An American Girl with Intestinal Parasites

I love watching travel shows.  They excite me.  They give me new ideas of things to do, places to see, they get my travel bug new material.  But, only once on an Anthony Bordain show have I ever heard about travelers becoming sick from their voyages.  Thank you Anthony Bordain for keeping it real.

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The view from our hotel in Rio.  It was spectacular.  

Getting sick abroad is real folks.  I am not proud to say that I’ve been in ERs in 3 continents for broken bones and can comment about health care systems around the world.  That’s another story.  But, intestinal parasites are real and they are painful and they can stop you in your traveling tracks.

My first encounter with parasites was with my darling John in Rio during Carnival.  It’s hard to track where we could have gotten parasites because in retrospect, their were so many opportunities.  It could have been from the water from the hotel, which I drank liberally and oftentimes poured out with an orange tint.  It could have been from the feijoada (a traditional black bean stew) which we bought off the street in a barrio.  It was amazing and I could have eaten it for days.  The lady who made it served it from a giant beaten old tin pot.  So amazing.  We could have gotten sick from numerous caipirinha’s that we bought out of the backs of people’s cars.  Various vendors made this concoction from ice, sugar, and limes from their cars, from little carts, from anything that would hold the ingredients.  They were worth the parasites as well.

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John at an eco park in Rio.  We hadn’t felt sick just yet.  It took a few more days…

Nevertheless, a few days before returning back to the states, our stomaches were bloated and hurt, we had to make very frequent trips to the restroom, we were exhausted and lethargic, and we didn’t have an appetite.  John joked that we picked up a tape worm.  Back in the states, the official answer was giardia.  In fact, even the dogs contracted it.  We were all on strong antibiotics.  The kind of antibiotics that you can’t even use mouth wash because the traces of alcohol in the mouthwash would cause you to wretch.  1 week this lasted.  It was brutal.  Giardia is no joke people and we have encountered various parasites in a number of countries.  And I have to say that it pisses me off that you don’t hear more about this.  When talking to some of my well traveled friends, we have all had these experiences.  After laughing about our shared misery, we came up with a list of preventive measures to pass along:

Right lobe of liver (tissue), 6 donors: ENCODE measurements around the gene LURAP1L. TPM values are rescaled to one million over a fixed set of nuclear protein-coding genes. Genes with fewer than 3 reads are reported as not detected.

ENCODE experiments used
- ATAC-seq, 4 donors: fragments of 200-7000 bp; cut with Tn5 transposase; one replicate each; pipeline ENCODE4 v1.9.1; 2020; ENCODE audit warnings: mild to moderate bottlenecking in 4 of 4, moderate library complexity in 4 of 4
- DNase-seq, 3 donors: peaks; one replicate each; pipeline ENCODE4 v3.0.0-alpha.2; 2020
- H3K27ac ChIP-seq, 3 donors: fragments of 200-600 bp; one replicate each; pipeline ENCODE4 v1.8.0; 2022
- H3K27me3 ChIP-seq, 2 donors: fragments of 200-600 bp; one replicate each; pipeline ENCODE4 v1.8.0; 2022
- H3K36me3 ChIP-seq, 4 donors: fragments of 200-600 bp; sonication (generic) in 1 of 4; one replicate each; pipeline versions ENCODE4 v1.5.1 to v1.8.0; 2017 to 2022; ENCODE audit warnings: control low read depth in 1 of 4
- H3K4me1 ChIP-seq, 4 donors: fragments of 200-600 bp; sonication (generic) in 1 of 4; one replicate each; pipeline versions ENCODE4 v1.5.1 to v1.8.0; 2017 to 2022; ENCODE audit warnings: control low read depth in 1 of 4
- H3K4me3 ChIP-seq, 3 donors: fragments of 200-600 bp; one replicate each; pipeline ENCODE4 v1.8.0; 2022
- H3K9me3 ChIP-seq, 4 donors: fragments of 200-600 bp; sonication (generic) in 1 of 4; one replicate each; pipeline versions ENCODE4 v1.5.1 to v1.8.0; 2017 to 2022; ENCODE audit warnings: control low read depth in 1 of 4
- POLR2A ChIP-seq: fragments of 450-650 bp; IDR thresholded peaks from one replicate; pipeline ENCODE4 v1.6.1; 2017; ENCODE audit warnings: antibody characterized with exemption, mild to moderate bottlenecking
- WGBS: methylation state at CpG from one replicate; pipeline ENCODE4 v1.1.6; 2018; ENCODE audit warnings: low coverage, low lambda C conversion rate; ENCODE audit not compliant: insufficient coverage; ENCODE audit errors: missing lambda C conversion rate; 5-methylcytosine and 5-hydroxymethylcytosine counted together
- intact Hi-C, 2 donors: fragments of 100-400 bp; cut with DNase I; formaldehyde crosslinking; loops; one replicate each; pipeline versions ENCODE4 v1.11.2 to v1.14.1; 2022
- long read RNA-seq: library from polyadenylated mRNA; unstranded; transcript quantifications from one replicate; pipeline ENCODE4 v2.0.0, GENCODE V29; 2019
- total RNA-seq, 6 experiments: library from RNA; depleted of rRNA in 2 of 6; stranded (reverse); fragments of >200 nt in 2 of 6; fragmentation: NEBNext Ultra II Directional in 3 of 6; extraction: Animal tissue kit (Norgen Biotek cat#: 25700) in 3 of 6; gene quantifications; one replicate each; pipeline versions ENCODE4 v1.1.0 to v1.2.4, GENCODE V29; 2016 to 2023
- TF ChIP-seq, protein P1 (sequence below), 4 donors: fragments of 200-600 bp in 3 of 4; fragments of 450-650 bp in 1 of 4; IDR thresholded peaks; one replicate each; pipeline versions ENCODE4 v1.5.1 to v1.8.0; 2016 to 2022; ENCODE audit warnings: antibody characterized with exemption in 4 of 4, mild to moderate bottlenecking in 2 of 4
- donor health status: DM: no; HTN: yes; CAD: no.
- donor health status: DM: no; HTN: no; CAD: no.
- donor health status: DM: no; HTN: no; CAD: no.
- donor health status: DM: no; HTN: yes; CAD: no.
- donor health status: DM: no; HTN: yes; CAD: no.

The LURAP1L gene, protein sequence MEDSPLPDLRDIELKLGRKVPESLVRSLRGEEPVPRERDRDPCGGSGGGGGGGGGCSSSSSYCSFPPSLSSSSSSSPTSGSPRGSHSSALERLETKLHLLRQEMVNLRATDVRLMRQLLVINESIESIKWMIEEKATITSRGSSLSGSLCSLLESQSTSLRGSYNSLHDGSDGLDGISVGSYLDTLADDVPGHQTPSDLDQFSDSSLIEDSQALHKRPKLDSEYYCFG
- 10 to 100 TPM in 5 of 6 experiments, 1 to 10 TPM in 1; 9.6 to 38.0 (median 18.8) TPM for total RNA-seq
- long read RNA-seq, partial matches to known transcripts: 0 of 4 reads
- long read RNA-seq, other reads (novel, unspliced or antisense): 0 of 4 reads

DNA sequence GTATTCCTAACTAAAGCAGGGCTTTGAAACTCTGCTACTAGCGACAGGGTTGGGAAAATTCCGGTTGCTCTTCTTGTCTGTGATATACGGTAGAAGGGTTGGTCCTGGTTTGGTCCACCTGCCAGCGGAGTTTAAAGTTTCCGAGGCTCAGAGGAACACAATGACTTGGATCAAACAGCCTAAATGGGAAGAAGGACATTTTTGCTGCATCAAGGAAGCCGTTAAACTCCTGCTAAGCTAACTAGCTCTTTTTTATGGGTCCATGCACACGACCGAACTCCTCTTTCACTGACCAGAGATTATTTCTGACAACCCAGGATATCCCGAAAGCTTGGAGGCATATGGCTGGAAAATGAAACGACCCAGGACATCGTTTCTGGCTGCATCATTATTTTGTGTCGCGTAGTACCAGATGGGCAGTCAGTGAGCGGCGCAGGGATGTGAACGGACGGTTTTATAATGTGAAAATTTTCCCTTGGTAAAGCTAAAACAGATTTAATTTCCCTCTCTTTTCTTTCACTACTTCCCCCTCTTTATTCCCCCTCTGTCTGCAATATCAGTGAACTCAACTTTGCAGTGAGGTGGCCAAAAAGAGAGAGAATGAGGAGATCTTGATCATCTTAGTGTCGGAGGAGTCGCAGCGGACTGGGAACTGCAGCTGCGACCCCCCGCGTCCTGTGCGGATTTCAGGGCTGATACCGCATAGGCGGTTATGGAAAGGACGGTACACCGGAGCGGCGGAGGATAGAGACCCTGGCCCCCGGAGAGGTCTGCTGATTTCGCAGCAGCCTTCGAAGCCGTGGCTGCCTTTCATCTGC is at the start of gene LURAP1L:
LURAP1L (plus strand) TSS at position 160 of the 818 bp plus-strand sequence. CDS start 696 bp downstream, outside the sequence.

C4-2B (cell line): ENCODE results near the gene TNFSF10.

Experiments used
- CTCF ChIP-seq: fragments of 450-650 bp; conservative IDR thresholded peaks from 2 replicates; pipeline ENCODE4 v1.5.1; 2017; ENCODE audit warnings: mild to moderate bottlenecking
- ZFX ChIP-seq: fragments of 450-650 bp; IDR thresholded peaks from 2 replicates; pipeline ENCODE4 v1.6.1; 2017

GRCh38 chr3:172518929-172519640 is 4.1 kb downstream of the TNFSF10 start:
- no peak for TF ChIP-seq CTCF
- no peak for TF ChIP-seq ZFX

• Never, never, never drink anything with ice.
  • When outside the U.S. and Western European countries, only drink bottled water and make sure that the seal isn’t broken on the bottle.
  • Be really careful about eating fruits and vegetables.  Sure, being healthy is great but, a lot of bacteria and parasites are found here.
  • Make sure your food is cooked well.
  • I should shy away from pork outside of the U.S.  Actually, that’s not true.  I would avoid it like meat riddled with maggots.
  • In some countries, as much as I love street food and eating like locals, I avoid it now because it’s probably going to make you sick.  Isn’t that awful!  Just keep this in mind when you’re about to sink your teeth into a bowl full of amazing feijoada in the back alleys of Rio.
  • I bring your own supply of antibiotics so I can start my course of treatment if necessary. Of course, I’m no MD and this isn’t medical advice.  This is my legal disclaimer you happy litigious, sue crazy people so I better not hear from any knuckleheads.
  • Wash your hands like your life depended on it and be mindful of everything you touch.
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One thought on “An American Girl with Intestinal Parasites

  1. Yuck! Good advice! I wonder if people from other countries get sick from our particular “bugs” when they travel to our country!

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